As with anything built by a committee, the current draft is a bit of a hodge-podge of ideas, methods, approaches and recommendations and I have been wondering how to add value to the process.  This morning I sat down and sketched out a bit of an evaluation framework that we might be able to use as a sort of filter to ensure we are delivering on what a framework of this nature should be and do.  I would really appreciate your feedback on this line of thinking, both the approach to framework creation as well as the contents of the evaluation model below which is largely based on Milton & Lambe's work alongside the ISO30401 standard.


Thanks in advance for your advice.

Stu French,
stuart.french@...
Country Fire Authority, Victoria, Australia.



--
Richard Vines
Mob: 0467717431
Email address: richardvines1@...
Skype: projectlessons


Dan Ranta
 

Stu - nice graphic.  I enjoyed looking at and imagining knowledge flows / processes.  In the "That Impact?" area you have "learning from experience."  I would also include explicitly "problem solving."  For your stakeholders, I can imagine, in fact, making problem solving a centerpiece.

Dan 

On Sun, Oct 18, 2020 at 7:59 PM Richard Vines <richardvines1@...> wrote:
Stuart,

Great thinking here. I like what I see very much indeed. 

One point I would add is something that I am not sure how, as yet, might impact your diagram. It relates to the whole issue of sector wide (if one regards AFAC as a key stakeholder in fire management sector) double loop learning and how to capture the essense of this type of learning into your diagram.

Here I am talking about the significant challenges that have been experienced in the relationship between fire agencies in Australia and New Zealand and the research and development sector. To understand a good news story about this, it is worth getting hold of a copy of Roger Underwood's book called Fire from the Sky (https://volunteerfirefighters.org.au/fire-from-the-sky-by-roger-underwood). It tells the story of the 1961 (disastrous) fires in Western Australia, the royal commission that followed, the introduction of a comprehensive fire behaviour research program in partnership between the CSIRO and the Western Australian forest department. It is a great story because it tells of the extraordinary achievement of introducing aerial control burning from a standing start in less a decade. It is a wonderful story of effective knowledge-based diffusion of R and D well before the language of "knowledge management". 

Since hat time, one of the many issues that has emerged in fire management in Australia and globally, particularly in the relationships between the fire agencies and the researchers, is that the use of science research as evidence to inform resource allocation decisions has become highly controversial. An example in the relationship between monies available for control burning and monies available for aircraft fire fighting - an issue that is not simple to address.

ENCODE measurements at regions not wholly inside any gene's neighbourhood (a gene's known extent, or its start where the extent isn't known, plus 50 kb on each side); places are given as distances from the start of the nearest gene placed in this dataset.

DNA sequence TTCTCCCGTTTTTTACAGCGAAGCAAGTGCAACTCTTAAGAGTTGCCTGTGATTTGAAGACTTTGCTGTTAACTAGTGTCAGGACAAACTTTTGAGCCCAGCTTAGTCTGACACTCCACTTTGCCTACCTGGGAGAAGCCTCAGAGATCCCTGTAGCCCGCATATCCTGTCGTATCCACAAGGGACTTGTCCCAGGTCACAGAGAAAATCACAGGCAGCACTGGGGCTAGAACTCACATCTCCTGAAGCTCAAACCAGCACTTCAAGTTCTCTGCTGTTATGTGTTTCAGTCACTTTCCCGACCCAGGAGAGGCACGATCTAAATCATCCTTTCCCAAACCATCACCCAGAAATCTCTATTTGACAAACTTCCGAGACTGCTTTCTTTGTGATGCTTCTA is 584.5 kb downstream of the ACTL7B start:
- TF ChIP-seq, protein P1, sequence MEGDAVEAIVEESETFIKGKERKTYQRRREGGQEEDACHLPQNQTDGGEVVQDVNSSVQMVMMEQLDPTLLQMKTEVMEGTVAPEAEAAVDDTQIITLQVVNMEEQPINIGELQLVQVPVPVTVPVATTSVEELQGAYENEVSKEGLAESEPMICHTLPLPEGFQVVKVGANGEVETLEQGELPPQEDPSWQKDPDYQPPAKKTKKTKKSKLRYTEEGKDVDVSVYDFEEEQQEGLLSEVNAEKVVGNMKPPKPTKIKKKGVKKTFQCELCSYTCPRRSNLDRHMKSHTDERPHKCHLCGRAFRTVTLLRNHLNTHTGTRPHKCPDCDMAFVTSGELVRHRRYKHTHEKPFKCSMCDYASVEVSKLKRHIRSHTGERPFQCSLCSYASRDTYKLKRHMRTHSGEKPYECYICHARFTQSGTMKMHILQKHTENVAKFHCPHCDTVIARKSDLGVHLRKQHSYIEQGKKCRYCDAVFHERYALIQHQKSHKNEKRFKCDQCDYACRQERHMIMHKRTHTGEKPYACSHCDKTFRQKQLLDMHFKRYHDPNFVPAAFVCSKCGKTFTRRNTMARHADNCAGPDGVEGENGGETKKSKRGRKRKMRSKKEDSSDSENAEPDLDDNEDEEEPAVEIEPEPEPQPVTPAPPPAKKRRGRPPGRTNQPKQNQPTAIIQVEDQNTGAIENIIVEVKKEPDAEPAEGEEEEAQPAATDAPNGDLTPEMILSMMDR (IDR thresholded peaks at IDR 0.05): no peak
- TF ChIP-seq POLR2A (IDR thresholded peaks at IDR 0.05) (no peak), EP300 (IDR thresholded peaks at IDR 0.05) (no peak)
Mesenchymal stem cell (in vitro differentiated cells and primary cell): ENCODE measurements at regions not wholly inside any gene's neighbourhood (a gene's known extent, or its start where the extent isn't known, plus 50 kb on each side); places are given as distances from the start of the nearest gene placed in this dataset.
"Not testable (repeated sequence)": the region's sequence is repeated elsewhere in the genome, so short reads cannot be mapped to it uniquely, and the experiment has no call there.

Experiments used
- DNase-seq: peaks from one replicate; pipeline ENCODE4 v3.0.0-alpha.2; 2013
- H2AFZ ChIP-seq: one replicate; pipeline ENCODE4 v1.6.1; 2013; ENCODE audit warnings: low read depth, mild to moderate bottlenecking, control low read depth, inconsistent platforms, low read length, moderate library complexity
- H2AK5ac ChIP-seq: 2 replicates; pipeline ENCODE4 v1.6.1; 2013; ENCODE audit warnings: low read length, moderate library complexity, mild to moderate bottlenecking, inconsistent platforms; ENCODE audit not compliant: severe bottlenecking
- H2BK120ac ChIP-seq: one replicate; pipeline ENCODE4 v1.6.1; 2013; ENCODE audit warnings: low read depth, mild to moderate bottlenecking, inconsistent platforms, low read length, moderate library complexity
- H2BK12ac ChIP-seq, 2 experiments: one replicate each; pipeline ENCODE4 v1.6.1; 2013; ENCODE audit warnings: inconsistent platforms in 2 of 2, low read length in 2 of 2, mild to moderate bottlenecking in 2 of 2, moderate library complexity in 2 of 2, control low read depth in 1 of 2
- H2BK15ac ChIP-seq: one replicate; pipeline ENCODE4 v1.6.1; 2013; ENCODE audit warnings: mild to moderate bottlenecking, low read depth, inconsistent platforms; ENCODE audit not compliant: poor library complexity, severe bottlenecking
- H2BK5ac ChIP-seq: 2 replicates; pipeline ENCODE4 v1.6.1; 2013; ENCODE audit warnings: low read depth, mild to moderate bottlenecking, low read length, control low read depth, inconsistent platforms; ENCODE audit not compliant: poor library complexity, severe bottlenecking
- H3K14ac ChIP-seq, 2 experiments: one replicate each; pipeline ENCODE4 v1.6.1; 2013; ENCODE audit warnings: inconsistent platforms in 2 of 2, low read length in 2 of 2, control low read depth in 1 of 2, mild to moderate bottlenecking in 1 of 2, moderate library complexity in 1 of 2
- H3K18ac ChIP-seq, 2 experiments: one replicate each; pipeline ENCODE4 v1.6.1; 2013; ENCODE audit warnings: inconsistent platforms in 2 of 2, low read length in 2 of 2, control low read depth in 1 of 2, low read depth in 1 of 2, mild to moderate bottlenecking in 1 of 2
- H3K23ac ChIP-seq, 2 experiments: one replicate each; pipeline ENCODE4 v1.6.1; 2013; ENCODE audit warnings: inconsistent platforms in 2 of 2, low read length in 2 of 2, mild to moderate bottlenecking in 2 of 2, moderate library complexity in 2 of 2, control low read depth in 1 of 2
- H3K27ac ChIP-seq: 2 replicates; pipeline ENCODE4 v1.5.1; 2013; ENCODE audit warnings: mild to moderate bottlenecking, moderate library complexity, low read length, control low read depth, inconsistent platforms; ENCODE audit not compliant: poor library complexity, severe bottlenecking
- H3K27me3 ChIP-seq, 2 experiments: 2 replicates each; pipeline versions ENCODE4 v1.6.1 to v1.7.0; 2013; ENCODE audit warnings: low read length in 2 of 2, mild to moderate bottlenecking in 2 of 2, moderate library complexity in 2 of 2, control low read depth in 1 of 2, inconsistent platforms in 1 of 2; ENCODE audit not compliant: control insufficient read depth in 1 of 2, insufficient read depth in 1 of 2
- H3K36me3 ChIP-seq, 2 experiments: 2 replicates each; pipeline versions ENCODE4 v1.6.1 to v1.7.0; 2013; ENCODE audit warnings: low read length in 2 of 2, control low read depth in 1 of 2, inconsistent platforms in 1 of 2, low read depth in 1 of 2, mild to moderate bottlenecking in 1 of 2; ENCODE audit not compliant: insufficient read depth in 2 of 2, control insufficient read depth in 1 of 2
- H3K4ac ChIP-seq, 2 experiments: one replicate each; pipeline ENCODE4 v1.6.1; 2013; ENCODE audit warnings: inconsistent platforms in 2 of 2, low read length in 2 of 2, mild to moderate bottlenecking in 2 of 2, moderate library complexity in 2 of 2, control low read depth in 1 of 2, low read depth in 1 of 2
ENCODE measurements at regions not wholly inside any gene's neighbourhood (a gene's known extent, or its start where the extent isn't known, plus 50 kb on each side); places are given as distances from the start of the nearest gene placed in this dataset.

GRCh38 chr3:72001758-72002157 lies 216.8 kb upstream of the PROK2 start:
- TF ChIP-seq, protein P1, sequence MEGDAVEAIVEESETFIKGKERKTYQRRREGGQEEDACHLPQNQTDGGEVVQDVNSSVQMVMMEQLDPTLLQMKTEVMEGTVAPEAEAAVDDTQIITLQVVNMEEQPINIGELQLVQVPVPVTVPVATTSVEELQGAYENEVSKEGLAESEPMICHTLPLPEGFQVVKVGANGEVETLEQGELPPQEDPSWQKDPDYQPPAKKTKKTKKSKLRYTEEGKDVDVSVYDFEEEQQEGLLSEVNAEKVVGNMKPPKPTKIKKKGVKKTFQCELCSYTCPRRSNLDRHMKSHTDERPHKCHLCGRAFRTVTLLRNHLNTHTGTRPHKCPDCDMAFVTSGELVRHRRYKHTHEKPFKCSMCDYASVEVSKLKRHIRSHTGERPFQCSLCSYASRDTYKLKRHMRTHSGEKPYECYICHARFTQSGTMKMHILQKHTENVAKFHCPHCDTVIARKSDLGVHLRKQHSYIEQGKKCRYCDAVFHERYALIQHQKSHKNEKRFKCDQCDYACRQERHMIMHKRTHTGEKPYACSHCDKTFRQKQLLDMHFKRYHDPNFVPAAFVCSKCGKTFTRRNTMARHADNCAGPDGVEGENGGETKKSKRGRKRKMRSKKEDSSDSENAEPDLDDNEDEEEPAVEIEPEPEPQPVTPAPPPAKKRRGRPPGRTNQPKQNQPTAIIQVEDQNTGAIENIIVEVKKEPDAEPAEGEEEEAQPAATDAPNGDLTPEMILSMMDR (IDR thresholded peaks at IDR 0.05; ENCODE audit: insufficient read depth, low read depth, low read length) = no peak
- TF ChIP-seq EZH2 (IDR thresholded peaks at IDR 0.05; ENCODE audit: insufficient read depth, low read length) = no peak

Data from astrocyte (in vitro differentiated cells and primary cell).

However, this problem has been exacerbated plenty fold now with the divide between those that argue that the forest fire disaster of the last season (2019-20 when 18 million ha has were burned) can be fully attributed to climate change compared to those that the disaster can be significantly attributable to the fact that fuel loads have increased to the extent that fire intensity has increased disastrously in the past 2 decades. The problem has increased to the the extent, for example, that two key of the people involved in the Western Australian R and D and fire prevention (now retired and in their 80s) were regarded by the mainstream press as old guard and could only get their voice heard on Sky News. An example of their arguments are  viewable at this URL ... https://volunteerfirefighters.org.au/ferocity-of-bushfires-in-australia-will-experience-exponential-effect-without-intervention. I am not myself taking a position on these arguments in that I belong to teh camp that things that climate change and the physics of fuel loads are both to blame!!

My main point is this. A knowledge framework perhaps needs to allow for processes of double or triple loop learning (i.e. learning about and from things we simply do not understand as yet). Perhaps your diagram has the potential to include double loop learing associated with R and D. I would only bring this matter to your attention and consideration in that I did not see any explicit link in it. 

I would only also potential declare a potential conflict of interest in this as my father (now deceased) was one of the senior scientists who led the design of the Western Australian R and D program and the successful execution of transformative change required to implement new aerially based fire prevention methods.

Good luck with your efforts - it is really important work. 


Richard 


On Mon, Oct 19, 2020 at 11:53 AM Stuart French <stuart@...> wrote:
Hi all,

Down in Australia and New Zealand right now, the AFAC forum I am a part of is developing the latest update of the Knowledge Framework for Fire & Rescue Agencies.